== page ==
Since that is the nature of later Christian material, they offered that it’s too bad that we don’t have that same diversity with Jewish material for understanding the New Testament. While again we don’t have “too much,” we have quite a bit of theological, liturgical, historical, philosophical, mystical, narrative, etc. texts from Jews that lived within a similar time frame as the New Testament. The problem isn’t so much the limited amount of material that we have, the problem for students interpreting the New Testament is that they are almost completely unaware of the existence of the material, much less its breadth and depth.

9780310534457I was so much on board when the idea was initially brought up for Reading Romans in Context and now Reading Mark in Context because after seminary I was partially aware that this world existed, but I didn’t know anything about specific texts or much about particular ideas. Our goal with these is to introduce students to this world by making this material accessible to graduate and undergraduate level students. We provide glimpses into that world to help people know it exists and to get a sense of some of its flavor. With just glimpses this means that each chapter is selective, just covering one central topic. Of course, the depth and variety of each biblical passage means there’s much more that could be explored, but we hope this will whet the appetite to study these issues further.

This summer my family and I were glued to our television for nearly a month, as we are every four years, during the FIFA World Cup. Even though the USA didn’t qualify, we were pulling for one particular team—England, where my wife and I lived during my doctoral studies. Sadly, the Three Lions were eliminated in the semi-final round, bringing an all-too-early end to our World Cup dreams. But it was an exciting tournament nonetheless and we were sorely disappointed when the final whistle blew.

Despite our World Cup thrills, most viewers probably appreciated the tournament far more than we did. While my family and I are avid fans of football, the truth is we normally follow the other kind—American football, which is, as they say, a completely different ballgame. In fact, our familiarity with the players, rules, strategies, and team histories of international soccer are embarrassingly limited. We know enough of the basics to follow along, even enough to get caught up in some of the drama, but there is no question we would have understood and appreciated more of what we were watching had we possessed a deeper well of knowledge about the sport, even about international politics and pop culture.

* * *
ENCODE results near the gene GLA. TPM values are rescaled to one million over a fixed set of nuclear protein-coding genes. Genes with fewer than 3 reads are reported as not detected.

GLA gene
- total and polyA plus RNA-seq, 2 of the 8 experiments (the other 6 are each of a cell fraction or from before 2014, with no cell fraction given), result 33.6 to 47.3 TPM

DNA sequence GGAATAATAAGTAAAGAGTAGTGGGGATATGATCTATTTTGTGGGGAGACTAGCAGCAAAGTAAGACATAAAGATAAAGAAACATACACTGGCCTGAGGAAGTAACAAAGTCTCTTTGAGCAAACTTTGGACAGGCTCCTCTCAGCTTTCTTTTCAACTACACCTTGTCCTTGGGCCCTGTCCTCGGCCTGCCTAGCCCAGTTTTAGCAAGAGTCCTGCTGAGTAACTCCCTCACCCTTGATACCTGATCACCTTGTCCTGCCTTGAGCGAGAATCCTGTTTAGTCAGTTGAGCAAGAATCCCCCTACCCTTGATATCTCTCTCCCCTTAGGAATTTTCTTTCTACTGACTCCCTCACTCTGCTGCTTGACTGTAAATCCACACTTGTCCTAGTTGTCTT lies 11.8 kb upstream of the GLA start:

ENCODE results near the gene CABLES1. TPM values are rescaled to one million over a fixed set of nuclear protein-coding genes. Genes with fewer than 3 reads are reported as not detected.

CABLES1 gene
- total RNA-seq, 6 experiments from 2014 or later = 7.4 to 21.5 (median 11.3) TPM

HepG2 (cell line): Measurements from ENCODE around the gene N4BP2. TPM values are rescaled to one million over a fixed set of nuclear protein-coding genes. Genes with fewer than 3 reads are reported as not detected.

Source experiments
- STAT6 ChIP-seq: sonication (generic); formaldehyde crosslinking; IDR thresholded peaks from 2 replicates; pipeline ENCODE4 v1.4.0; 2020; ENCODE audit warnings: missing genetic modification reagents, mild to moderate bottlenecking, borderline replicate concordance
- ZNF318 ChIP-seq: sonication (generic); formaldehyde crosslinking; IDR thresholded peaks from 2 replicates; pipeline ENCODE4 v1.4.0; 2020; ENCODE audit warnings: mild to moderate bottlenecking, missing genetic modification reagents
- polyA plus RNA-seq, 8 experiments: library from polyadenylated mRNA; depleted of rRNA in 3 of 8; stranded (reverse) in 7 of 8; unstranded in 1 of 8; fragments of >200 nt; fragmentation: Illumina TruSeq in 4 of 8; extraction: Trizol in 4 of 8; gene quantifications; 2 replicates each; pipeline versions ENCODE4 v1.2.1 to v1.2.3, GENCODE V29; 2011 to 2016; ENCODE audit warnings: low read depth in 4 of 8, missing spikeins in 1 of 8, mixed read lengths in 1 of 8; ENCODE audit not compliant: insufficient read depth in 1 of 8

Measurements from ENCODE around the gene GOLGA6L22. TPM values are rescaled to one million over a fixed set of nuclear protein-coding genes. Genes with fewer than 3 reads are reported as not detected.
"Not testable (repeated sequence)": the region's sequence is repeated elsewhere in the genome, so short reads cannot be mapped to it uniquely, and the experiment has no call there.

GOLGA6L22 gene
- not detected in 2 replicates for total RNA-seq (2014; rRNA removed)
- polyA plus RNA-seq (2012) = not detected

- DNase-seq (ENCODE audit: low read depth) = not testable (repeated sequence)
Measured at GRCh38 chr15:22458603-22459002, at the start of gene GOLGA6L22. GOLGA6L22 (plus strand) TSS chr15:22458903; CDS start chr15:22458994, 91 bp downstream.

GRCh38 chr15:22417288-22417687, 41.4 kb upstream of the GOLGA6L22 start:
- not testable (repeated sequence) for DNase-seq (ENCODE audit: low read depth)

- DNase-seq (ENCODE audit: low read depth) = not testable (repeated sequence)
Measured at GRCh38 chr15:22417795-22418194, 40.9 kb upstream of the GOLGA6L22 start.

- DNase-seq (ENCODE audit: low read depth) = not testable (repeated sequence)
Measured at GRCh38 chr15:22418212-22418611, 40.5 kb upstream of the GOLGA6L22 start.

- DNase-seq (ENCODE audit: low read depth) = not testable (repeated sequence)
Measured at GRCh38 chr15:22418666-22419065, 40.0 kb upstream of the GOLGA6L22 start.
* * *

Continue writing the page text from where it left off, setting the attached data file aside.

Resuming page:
Believe it or not, reading the Gospel of Mark is not unlike watching the World Cup. Many readers can easily pick up their New Testament, read the Second Gospel, and walk away better informed about the life, ministry, and passion of Jesus Christ. They can even, as a result, grow in their love for our Lord and live more faithful lives as his disciples. But what Jesus said and did resonates at an altogether deeper level when one brings to the Bible greater awareness of the “game” Jesus was playing—that is, the game of Second Temple Judaism.

Mark’s Gospel was written for readers with at least some familiarity with intertestamental Jewish history, politics, culture, and religion. In fact, there are numerous pericopae that are in implicit dialogue with the Jewish theological traditions extant in the first century. Sometimes the evangelist himself tells us exactly what those traditions and beliefs consisted of. For example, when introducing the Sadducees for the first and only time in the narrative, Mark tells us they were a sect of Judaism that denied the resurrection of the dead (12:18). But at other times, Mark assumes his readers themselves possess the requisite knowledge to fill in the blanks about the who, what, and where of the narrative.

Reading Mark in Context